The GRACE Follow-On (GFO) mission, launching this year, will include the first interspacecraft laser interferometer. Measuring the displacement between the two GRACE satellites with laser interferometry will improve upon the sensitivity of the original GRACE by orders of magnitude, allowing more precision in the measurements of Earth’s Geoid. Considerable work was required to adapt lab-based interferometry techniques for space with a couple of challenges that had to be overcome during the development of the GFO laser ranging interferometer including link acquisition, laser frequency noise and rotation of the satellites coupling into the displacement measurement.
While working at the Department of Quantum Science I have been developing an interferometer architecture which I call multi-link interferometry. Using multiple interspacecraft link measurements and high-speed signal processing, the interspacecraft displacement can be synthesised in post-processing. By forming linear combinations of the individual link measurements with different weights any displacement error from rotation-to-pathlength coupling can be cancelled. Since the weights used in the linear combinations can be adjusted in post-processing, any rotation-to-pathlength coupled errors resulting from the positioning and alignment of the interferometer can be cancelled. This allows the requirements placed on the alignment and positioning of the interferometer to be relaxed.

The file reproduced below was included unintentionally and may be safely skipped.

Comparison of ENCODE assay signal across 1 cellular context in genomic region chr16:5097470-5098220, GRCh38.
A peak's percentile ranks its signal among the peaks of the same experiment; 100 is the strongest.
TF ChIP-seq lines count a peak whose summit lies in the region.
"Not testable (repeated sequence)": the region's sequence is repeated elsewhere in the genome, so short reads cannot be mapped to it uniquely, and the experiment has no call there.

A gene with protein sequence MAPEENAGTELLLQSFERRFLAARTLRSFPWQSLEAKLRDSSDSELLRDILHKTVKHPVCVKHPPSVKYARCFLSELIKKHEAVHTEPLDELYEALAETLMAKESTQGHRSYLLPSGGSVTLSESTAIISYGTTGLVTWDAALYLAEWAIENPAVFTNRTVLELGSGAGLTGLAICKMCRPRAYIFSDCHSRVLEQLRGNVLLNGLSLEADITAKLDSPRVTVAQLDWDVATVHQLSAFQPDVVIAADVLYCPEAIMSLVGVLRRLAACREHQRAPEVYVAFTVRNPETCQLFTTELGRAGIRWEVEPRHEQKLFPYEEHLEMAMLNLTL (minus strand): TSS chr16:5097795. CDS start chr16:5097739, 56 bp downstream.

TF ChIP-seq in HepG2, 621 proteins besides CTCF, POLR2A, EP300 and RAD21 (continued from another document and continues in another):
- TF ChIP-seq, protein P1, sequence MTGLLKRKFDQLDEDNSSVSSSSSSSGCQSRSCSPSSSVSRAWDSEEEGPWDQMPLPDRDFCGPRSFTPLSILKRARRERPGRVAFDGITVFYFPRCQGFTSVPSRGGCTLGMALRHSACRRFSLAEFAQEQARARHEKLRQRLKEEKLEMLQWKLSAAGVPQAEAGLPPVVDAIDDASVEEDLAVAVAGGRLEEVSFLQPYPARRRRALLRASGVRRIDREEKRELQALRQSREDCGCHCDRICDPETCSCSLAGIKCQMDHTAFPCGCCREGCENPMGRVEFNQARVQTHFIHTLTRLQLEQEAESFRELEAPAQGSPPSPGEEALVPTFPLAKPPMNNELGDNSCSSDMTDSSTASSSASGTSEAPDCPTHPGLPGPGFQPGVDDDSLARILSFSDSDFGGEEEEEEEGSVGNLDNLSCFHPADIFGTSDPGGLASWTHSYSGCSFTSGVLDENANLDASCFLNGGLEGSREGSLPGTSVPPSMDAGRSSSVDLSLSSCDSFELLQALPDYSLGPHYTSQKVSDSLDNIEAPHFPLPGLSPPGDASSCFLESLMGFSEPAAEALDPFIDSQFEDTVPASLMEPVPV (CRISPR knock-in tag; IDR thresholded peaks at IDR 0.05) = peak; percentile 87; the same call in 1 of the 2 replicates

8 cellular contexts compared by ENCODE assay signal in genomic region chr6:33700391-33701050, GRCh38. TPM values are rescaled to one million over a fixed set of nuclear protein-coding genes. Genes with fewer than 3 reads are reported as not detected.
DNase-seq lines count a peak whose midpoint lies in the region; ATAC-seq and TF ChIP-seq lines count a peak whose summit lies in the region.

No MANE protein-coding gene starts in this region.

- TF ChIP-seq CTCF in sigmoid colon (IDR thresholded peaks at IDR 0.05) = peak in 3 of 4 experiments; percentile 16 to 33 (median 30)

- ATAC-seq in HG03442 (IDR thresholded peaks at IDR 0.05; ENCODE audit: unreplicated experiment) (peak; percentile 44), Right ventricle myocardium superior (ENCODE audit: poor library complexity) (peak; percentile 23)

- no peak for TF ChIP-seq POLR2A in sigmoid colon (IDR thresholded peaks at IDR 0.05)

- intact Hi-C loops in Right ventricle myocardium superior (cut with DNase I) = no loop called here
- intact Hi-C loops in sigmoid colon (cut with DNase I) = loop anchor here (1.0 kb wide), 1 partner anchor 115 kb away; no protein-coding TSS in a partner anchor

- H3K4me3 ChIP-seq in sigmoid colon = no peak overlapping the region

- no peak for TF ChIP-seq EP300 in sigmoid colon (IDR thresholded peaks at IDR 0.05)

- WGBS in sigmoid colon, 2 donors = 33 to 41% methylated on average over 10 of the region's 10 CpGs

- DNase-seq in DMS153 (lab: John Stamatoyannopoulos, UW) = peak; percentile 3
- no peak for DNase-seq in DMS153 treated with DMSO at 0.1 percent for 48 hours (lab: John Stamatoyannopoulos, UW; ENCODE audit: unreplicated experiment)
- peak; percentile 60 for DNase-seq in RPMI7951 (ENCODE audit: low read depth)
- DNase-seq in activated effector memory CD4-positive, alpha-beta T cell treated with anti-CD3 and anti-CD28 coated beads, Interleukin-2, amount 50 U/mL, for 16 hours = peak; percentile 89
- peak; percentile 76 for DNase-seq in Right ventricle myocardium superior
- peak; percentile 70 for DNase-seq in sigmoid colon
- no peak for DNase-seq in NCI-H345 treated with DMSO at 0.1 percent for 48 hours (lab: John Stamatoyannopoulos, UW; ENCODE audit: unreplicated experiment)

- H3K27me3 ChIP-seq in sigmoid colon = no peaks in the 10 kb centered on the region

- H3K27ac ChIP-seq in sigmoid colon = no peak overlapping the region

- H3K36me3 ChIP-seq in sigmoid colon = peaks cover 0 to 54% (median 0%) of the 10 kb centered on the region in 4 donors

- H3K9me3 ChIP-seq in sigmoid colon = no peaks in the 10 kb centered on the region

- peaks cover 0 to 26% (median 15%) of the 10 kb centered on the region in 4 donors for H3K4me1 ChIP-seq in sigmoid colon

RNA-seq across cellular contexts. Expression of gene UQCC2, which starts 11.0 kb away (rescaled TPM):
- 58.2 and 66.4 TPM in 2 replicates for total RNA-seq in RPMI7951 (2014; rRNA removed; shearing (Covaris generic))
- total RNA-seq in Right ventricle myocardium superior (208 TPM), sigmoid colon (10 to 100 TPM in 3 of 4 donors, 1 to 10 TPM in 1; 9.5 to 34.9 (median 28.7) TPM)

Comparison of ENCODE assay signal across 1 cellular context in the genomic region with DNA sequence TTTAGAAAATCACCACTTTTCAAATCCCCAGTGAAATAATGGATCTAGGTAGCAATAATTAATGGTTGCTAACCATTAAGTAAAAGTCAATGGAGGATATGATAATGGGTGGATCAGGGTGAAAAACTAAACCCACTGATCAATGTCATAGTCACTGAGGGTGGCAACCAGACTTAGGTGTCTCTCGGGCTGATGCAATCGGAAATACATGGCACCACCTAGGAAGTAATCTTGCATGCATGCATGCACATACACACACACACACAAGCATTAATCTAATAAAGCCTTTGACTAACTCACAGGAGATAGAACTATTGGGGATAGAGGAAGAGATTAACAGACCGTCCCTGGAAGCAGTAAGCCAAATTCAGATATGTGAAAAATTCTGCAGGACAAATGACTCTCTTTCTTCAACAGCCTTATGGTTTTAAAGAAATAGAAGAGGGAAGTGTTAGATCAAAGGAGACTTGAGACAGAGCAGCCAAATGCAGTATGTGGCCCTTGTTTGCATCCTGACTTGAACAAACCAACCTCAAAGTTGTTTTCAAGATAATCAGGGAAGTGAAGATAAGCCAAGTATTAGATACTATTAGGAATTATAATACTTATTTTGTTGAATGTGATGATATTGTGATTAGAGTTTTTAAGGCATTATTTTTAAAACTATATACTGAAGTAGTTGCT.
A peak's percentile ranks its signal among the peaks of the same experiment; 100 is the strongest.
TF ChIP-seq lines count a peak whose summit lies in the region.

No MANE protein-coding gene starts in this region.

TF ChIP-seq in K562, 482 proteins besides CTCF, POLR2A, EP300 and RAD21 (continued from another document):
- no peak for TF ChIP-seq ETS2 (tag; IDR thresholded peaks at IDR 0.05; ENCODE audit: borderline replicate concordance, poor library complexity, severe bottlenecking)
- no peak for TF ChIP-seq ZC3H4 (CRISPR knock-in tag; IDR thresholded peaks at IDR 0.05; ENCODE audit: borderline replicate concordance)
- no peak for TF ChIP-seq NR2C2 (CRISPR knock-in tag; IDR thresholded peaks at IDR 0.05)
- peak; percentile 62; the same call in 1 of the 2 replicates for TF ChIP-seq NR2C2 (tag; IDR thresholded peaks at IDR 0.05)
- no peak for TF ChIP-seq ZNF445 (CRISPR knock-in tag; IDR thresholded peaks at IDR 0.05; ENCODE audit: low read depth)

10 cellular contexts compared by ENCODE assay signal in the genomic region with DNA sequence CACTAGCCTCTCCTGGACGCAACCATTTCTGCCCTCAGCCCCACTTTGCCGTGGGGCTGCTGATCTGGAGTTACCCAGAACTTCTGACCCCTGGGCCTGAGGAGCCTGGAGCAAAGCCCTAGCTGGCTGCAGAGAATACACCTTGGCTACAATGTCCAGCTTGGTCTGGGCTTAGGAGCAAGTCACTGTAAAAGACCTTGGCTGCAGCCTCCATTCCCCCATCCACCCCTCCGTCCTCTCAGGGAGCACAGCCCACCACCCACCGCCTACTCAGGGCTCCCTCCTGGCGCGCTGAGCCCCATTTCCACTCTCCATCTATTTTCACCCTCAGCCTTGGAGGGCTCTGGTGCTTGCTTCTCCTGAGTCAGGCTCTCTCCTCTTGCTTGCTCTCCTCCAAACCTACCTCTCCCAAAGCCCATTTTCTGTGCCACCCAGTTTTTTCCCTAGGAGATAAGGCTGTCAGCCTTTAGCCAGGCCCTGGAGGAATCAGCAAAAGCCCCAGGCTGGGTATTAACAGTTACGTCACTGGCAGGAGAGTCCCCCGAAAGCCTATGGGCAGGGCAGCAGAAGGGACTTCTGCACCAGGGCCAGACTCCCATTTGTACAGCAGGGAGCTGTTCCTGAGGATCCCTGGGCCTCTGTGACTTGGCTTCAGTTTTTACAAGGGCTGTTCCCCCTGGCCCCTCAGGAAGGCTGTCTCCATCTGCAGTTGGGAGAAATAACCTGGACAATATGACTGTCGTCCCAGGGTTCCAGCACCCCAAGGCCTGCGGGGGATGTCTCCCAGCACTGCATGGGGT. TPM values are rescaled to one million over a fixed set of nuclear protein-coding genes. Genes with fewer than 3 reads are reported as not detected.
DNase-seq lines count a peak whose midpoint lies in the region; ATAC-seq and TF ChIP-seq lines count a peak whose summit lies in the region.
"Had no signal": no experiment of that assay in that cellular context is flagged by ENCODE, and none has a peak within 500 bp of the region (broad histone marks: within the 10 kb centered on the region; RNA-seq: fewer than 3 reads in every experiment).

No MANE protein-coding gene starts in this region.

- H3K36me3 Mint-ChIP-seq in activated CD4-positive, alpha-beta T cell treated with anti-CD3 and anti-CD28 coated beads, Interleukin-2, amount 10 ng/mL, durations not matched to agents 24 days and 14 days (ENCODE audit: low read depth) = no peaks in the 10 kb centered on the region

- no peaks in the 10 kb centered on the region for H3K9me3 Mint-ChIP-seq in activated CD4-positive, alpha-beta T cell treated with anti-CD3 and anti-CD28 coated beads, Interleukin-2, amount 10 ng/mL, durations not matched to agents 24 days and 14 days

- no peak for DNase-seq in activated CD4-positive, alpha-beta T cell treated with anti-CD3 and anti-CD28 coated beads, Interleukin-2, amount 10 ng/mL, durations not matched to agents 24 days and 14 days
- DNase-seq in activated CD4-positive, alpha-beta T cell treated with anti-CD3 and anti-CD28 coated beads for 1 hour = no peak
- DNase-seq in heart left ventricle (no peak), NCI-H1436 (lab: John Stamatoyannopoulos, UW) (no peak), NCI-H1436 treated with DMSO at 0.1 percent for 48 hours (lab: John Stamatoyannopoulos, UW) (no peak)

In this presentation I will give an overview of multi-link interferometry, focusing on three experiments I performed to verify the technique could be useful in a future interspacecraft laser interferometry mission.